Good news! RB and I have what is sure to be a brilliant idea for a new weekly post, and you all get to be our guinea pigs! Hooray!
Here’s the plan:
You know how very intelligent and intellectual people play chess by e-mail? Each player has a chessboard set up and the players send each other their moves so that they can carry on a game without having to be in the same place at the same time. RB and I don’t play chess, but we do play Gloom.
Gloom is a card game, the object of which is to make your characters suffer as much as possible before killing them off.
I’ll give you a moment to absorb the awesomeness of that.
We’re modifying the game a little to make it easier to play on the blog. There’s a great instructional video on YouTube that explains how to play here if you want the details of the full game, but here’s how we’re going to play it:
RB and I each have a family of five character cards. RB is playing with the Blackwater family: The Old Dam, Angel, Cousin Mordecai, Willem Stark the handyman, and Balthazar the dog. I’m playing with the Slogar family: Lord Slogar, Professor Helena Slogar, Melissa Slogar, Grogar the teddy bear, and Elias E. Gorr the gravedigger. Further down in the post there are pictures of the family cards and brief descriptions of the family members.
Each Wednesday we’ll do a Gloomy Wednesday post, and each post will be a turn. So one week it will be RB’s turn, and the next week it’ll be mine. Each turn consists of playing two cards. There are two different types of cards we’ll be playing with: Modifier cards and Untimely Death cards.
There are two different types of Modifier cards, good modifiers and bad modifiers. Good modifiers say things like, “Was Diverted By Drink” and “Was Delighted By Ducklings” and they have positive points. Bad modifier cards say things like “Was Cursed By The Queen” and “Was Taunted By Tigers,” and they have negative points. Since the player with the lowest score wins the game, the object is to pile as many bad modifier cards on top of your character before killing them off, so that you can accrue as many negative points as possible. You use the good modifier cards against your opponent by piling them on top of their characters.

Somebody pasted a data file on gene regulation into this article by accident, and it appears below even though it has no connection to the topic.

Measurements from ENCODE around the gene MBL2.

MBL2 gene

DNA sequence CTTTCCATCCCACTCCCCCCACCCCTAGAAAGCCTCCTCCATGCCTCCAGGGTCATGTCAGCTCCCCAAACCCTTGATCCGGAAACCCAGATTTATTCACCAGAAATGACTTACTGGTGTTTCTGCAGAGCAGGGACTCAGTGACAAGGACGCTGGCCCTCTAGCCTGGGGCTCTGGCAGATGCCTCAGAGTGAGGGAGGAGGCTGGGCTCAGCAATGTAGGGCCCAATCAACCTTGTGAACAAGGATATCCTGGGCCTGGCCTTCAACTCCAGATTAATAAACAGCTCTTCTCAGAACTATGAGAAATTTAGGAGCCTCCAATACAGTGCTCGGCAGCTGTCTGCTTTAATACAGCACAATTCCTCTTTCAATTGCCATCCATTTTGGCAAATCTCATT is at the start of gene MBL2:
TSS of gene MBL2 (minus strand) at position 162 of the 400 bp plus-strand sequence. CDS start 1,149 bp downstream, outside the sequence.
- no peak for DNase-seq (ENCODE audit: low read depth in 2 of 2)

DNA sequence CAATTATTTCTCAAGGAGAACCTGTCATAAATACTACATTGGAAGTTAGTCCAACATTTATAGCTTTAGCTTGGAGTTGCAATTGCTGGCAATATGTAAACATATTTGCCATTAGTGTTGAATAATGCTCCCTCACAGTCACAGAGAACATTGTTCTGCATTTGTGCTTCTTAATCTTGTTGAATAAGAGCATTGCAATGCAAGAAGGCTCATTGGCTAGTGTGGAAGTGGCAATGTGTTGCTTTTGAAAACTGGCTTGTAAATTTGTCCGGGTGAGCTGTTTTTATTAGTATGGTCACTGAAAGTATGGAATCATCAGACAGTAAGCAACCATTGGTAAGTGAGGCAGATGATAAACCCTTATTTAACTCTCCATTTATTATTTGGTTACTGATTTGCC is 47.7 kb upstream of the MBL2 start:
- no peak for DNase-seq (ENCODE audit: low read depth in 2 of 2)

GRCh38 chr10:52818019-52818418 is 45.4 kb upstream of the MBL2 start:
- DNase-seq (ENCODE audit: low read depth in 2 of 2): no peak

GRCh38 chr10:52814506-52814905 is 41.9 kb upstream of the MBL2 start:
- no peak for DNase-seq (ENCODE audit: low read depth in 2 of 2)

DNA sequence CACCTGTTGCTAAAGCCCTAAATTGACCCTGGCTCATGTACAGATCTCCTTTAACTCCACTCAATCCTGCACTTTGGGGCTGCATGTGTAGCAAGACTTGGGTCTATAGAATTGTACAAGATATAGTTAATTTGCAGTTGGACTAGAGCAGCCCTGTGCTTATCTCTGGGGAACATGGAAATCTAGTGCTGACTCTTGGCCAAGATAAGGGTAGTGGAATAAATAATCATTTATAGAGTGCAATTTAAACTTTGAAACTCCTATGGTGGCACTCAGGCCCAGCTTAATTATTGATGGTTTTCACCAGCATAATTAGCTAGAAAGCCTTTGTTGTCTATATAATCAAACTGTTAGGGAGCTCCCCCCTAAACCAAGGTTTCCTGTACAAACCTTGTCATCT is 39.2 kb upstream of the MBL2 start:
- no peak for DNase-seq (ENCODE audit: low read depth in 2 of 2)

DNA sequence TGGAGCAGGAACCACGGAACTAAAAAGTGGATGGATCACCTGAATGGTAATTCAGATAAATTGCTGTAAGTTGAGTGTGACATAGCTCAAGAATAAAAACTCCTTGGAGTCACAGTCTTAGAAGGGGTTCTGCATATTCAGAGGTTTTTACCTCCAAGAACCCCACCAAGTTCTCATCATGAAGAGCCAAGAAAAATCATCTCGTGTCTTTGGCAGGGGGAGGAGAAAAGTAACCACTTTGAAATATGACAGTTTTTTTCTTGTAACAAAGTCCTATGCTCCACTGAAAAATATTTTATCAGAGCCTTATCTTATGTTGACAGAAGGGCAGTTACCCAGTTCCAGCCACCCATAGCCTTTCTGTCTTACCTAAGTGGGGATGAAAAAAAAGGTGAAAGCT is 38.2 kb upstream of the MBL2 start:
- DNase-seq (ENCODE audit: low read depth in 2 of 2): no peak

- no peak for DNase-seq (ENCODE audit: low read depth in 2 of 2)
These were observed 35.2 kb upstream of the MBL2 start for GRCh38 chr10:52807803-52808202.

To kill a character you play an Untimely Death card. Untimely Death cards say things like “Ran Out of Air” and “Was Torn Limb From Limb.” Once you’ve played an Untimely Death card on a character, you turn the character card upside down. There’s a catch with playing these cards: Each turn consists of playing two cards, but an Untimely death card can only be played as the first card. When one of the player’s entire family is killed off, the game is over. The winner is determined by tallying up all the visible points on the modifier cards of the dead characters only, and the person with the lowest point total wins.
There’s actually more to the game. There are Event cards, and instructions and qualifications on the bottom of Modifier cards that complicate the game, but for simplicity’s sake we’re leaving those parts out of our game.
Here’s the part of the game that we’re really interested in: You can just play the game with the cards and have a good time, but what’s really fun is to try to string the random events in the cards you play into some sort of coherent narrative. For instance, the last time RB and I played, there was an unfortunate incident that involved a character named Lola being cursed by the Queen for seducing the Queen’s husband. Lola and the adulterous husband were discovered in flagrante delicto by the Butler, who staggered out of the room in shock, fell down a flight of stairs and broke several bones, then met his Untimely Death by hanging as he crashed through the stair rail and caught his tie on one of the broken railings. We have a ridiculous amount of fun making those stories up, so we decided, “Why not do it on the blog?”
Famous last words. A word of warning: This seems like a good idea to us. It may turn out to be a complete disaster. If it is, we apologize in advance.
RB’s cards: The Blackwater Clan
The Old Dam: If her steely gaze doesn’t keep you in line, her large scythe will. There’s a reason why they call her the Murderous Matriarch.
Angel: Don’t let her name fool you; Dam’s training her to take over the family one day . . .
Cousin Mordecai: If he had half a brain, he’d be happy about the inbreeding. It’s the only thing that’s kept him alive for so long.
Willem Stark: Dam’s faithful handyman. His loyalty for the Matriarch goes farther than six feet.
Balthazar: The family hound can sniff out any bone no matter how deep it’s buried.
Ella’s cards: The Slogar Family
Lord Slogar: Once the head of the family, now just the brain . . . in a box.
Professor Helena Slogar: Brilliant, yes. Evil, maybe. Control freak, definitely. There’s the little matter of her reanimating her deceased husband’s brain and keeping it in a box, and then there’s the questionable husband-hunting for her daughter.
Melissa Slogar: Look, with parents like these there’s no way she’s going to turn out well.
Grogar: The teddy bear. Sort of. Also, when Professor Slogar finishes her little project, her daughter’s future husband!
Elias E. Gorr: Gravedigger. Times are hard. You take the jobs you can find. And at least there’s always plenty for him to do at Castle Slogar, given Professor Slogar’s, um, research needs.
Here are the links again to the game and the tutorial:
Atlas Games’ Gloom page: http://www.atlas-games.com/gloom/index.php
YouTube tutorial: https://www.youtube.com/watch?v=0Ea8FTdR3Dg
One last thing: We’ve added a Gloomy Wednesday link at the bottom of our home screen. If you’re reading this, say, a month or two after we’ve started playing (Hello, future people!) and you’d like to read the all of the Gloom posts without having to wade through the non-Gloom stuff, click that link.